Over recent years, there has been a massive increase in the use of “free from . . . “ in the selling of cosmetic products, especially in the natural/organic sector of the market. In many (the worst) cases, the promo material gives a long list of what the product DOESN’T contain, but no mention whatsoever of what it DOES contain! This is negative marketing (and the omission of the ingredient list is illegal in some countries), and not everyone is impressed with this tactic. In fact, in Canada, France and South Africa, the practise is banned through the national codes of practise for the industry.

Common “free froms”:

Chemicals (!)

Toxins (or, sometimes – and incorrectly – “toxics”)


Petroleum products




The list goes on . . . . .

Sometimes, the substances listed as not being present are not even used as cosmetic ingredients! So why is this marketing method perceived as being so bad that some countries ban it?

Whilst negative marketing itself can be a useful tactic, the beauty industry is supposed to be a positive industry – look good, feel better! To use negative tactics seems to go against the nature of the whole industry, but there is much more to it than this. To proclaim any particular material as being absent implies that there is a reason for its exclusion – because it is not safe –and, therefore, by implication, any product that DOES contain that ingredient is also not safe. This is misleading so, surely, it must be wrong. There are some examples of large companies who have jumped onto the “free from” bandwagon, having some ranges “free from x”, but other ranges containing the ingredient. This gives an even more confusing message to the consumer. Why would any company sell some product that is safe, and some that (apparently) is not? It is also difficult to understand why some companies are far more keen to tell the customer what they don’t put into their products, rather than what IS in there. What are they hiding?

A further issue, worryingly common, is the case where a company claims free from x when, in fact x is present, particularly in the case of “free from chemicals”. This is a particularly ridiculous claim as everything in existence is chemical. What is actually meant is “free from synthetic chemicals”, but in so many cases there ARE synthetic chemicals in the product – it’s just that the company doesn’t really know what they are doing – but the claim sounds good! This particular scenario is not just misleading, it is misrepresentation, which is even worse.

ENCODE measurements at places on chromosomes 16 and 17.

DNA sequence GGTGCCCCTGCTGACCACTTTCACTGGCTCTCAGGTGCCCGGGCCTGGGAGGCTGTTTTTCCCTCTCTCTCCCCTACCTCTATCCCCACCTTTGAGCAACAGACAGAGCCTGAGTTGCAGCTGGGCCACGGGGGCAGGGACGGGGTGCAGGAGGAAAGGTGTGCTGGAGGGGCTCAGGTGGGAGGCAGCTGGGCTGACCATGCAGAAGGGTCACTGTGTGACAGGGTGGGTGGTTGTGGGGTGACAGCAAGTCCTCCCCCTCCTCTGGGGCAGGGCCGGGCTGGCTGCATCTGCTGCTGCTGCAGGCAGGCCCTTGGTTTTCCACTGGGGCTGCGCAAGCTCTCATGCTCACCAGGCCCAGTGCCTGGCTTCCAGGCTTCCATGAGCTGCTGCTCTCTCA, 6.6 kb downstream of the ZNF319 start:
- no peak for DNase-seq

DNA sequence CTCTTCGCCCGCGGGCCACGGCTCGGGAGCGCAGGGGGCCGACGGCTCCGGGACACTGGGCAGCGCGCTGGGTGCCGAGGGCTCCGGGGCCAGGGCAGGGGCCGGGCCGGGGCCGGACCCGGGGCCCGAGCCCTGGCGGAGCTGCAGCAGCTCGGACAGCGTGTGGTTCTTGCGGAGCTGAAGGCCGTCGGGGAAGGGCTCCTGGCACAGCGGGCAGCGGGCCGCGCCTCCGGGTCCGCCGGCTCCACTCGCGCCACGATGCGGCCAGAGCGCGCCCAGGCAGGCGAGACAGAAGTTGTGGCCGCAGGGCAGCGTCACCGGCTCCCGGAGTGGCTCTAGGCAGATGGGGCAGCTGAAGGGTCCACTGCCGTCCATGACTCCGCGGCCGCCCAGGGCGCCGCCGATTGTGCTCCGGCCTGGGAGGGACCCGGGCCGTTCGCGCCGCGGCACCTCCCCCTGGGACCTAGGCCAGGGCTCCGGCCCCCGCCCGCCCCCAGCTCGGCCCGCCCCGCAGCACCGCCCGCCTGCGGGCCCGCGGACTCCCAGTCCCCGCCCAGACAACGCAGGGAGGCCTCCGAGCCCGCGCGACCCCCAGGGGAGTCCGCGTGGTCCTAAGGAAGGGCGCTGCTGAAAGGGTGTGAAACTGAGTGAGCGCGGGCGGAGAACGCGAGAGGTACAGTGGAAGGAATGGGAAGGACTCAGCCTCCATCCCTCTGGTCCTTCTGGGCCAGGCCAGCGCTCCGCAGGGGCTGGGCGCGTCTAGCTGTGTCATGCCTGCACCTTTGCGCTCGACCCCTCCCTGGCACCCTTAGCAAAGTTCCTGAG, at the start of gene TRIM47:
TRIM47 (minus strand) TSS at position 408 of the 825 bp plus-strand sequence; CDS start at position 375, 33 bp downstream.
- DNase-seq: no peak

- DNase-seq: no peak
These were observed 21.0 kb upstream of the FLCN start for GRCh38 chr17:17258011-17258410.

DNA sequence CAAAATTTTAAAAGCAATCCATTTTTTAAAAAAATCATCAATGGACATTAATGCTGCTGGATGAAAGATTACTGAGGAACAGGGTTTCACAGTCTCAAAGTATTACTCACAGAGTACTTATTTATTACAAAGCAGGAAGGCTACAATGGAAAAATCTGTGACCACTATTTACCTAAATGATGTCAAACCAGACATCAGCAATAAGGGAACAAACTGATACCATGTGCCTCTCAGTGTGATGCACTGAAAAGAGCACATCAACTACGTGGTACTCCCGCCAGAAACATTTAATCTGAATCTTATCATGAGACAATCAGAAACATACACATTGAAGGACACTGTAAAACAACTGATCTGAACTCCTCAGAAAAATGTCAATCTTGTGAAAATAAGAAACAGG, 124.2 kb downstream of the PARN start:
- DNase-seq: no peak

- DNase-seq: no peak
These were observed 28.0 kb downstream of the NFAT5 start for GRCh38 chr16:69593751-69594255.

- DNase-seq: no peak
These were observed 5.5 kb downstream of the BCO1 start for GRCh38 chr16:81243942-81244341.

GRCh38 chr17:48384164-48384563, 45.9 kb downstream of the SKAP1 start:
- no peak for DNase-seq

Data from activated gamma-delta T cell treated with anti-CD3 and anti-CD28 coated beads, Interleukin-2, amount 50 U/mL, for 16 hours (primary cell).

It is perfectly understandable that some people want to make a lifestyle choice and only use natural products – this makes them feel better about themselves, although whether or not this is a valid choice is a very different debate – but should the manufacturer not simply claim “all natural ingredients”, rather than “no synthetics” – positive, not negative (as long as the claim is actually true, of course!)?

Some would say that the customer must able to choose what ingredients they wish to avoid, but this should be possible by being able to look at the ingredient list – not at a “free from” list. “Free from” claims are truly unnecessary, and misleading. I have seen claims of “parabens free” in products that don’t need ANY preservative. If you take this strategy to its natural conclusion, you would end up with a list of hundreds of thousands of substances that the product is “free from”. As someone once observed in a discussion on this topic, you may as well claim “free from old bicycle tires” – it is just as relevant.

Let’s get rid of this insidious “free from” claim, and tell the customers what IS in there – a much more honest way to sell a product!


Dene Godfrey has been involved with preservatives for cosmetics since 1981, from both technical and commercial angles and has a degree in chemistry. Dene worked for one of the largest manufacturers of parabens from 1992 – 2002, and currently works for a UK company involved in the distribution of ingredients for cosmetics, health care and food. The Boots Company, 1973 – 92, Dene spent 11 years working with bronopol, although he was also involved in the initial development of Myavert C, now known as Biovert – a well-known “non-preservative”. Latterly was responsible (as Technical Manager) for the operation of the Formulation Laboratory and the Microbiology Laboratory. As Technical Manager when at Nipa Laboratories, Dene was responsible for development and sales of new preservative products, mainly into personal care. Developed the Nipaguard range of preservatives and co-patented a preservative system based on phenoxyethanol and IPBC. In 2002, Dene founded MGS MicroPure (as Technical & Sales Director) to compete with the giants of preservation, establishing the Paratexin brand name in the UK and several other markets (EU/ global). MGS MicroPure ceased trading in 2005. Since 2005, Dene has been employed by a major UK distributor of personal care ingredients, with his focus primarily on preservation systems. Dene’s articles are based solely on his personal opinions, observations and research, and are not intended to represent any official position of the part of his employer. Dene obtained a BSc (Hons) in Chemistry from the Open University in 1996. He also obtained the Professional Certificate in Management from the Open University in 1997. He has been an active member of the UK Society of Cosmetic Scientists since 1992, and has served 4 terms on the SCS Council, and is involved with the SCS Social Committee from 1993 to date; from 2004 – 7 as Social Secretary. Dene has presented papers at many SCS meetings and was President of the SCS (2009/10)

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